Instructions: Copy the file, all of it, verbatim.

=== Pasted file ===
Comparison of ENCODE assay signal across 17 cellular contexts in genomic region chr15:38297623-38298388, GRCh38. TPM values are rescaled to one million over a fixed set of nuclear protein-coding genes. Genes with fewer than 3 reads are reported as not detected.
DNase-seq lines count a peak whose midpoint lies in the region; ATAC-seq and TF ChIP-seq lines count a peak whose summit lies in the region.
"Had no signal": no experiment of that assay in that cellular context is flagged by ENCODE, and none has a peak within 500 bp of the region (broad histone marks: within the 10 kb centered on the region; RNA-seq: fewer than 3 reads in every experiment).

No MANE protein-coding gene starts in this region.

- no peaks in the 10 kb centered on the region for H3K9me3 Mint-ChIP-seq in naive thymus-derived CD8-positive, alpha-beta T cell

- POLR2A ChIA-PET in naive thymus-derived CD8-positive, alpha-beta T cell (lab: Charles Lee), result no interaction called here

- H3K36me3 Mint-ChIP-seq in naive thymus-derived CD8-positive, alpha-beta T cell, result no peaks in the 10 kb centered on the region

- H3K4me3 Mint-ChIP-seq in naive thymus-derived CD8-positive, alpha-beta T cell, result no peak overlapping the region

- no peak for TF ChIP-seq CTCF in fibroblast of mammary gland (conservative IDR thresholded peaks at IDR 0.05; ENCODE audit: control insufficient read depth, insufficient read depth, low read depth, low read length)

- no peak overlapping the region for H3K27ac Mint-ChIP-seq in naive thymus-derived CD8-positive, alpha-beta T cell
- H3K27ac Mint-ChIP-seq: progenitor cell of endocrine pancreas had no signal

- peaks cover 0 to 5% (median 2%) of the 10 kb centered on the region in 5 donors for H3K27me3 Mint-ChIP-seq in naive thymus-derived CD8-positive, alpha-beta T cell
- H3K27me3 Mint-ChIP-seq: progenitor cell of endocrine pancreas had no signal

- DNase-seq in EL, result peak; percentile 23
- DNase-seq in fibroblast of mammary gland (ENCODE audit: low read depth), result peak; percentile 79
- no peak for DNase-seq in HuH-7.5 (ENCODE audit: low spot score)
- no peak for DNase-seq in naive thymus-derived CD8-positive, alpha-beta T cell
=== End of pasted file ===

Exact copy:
Comparison of ENCODE assay signal across 17 cellular contexts in genomic region chr15:38297623-38298388, GRCh38. TPM values are rescaled to one million over a fixed set of nuclear protein-coding genes. Genes with fewer than 3 reads are reported as not detected.
DNase-seq lines count a peak whose midpoint lies in the region; ATAC-seq and TF ChIP-seq lines count a peak whose summit lies in the region.
"Had no signal": no experiment of that assay in that cellular context is flagged by ENCODE, and none has a peak within 500 bp of the region (broad histone marks: within the 10 kb centered on the region; RNA-seq: fewer than 3 reads in every experiment).

No MANE protein-coding gene starts in this region.

- no peaks in the 10 kb centered on the region for H3K9me3 Mint-ChIP-seq in naive thymus-derived CD8-positive, alpha-beta T cell

- POLR2A ChIA-PET in naive thymus-derived CD8-positive, alpha-beta T cell (lab: Charles Lee), result no interaction called here

- H3K36me3 Mint-ChIP-seq in naive thymus-derived CD8-positive, alpha-beta T cell, result no peaks in the 10 kb centered on the region

- H3K4me3 Mint-ChIP-seq in naive thymus-derived CD8-positive, alpha-beta T cell, result no peak overlapping the region

- no peak for TF ChIP-seq CTCF in fibroblast of mammary gland (conservative IDR thresholded peaks at IDR 0.05; ENCODE audit: control insufficient read depth, insufficient read depth, low read depth, low read length)

- no peak overlapping the region for H3K27ac Mint-ChIP-seq in naive thymus-derived CD8-positive, alpha-beta T cell
- H3K27ac Mint-ChIP-seq: progenitor cell of endocrine pancreas had no signal

- peaks cover 0 to 5% (median 2%) of the 10 kb centered on the region in 5 donors for H3K27me3 Mint-ChIP-seq in naive thymus-derived CD8-positive, alpha-beta T cell
- H3K27me3 Mint-ChIP-seq: progenitor cell of endocrine pancreas had no signal

- DNase-seq in EL, result peak; percentile 23
- DNase-seq in fibroblast of mammary gland (ENCODE audit: low read depth), result peak; percentile 79
- no peak for DNase-seq in HuH-7.5 (ENCODE audit: low spot score)
- no peak for DNase-seq in naive thymus-derived CD8-positive, alpha-beta T cell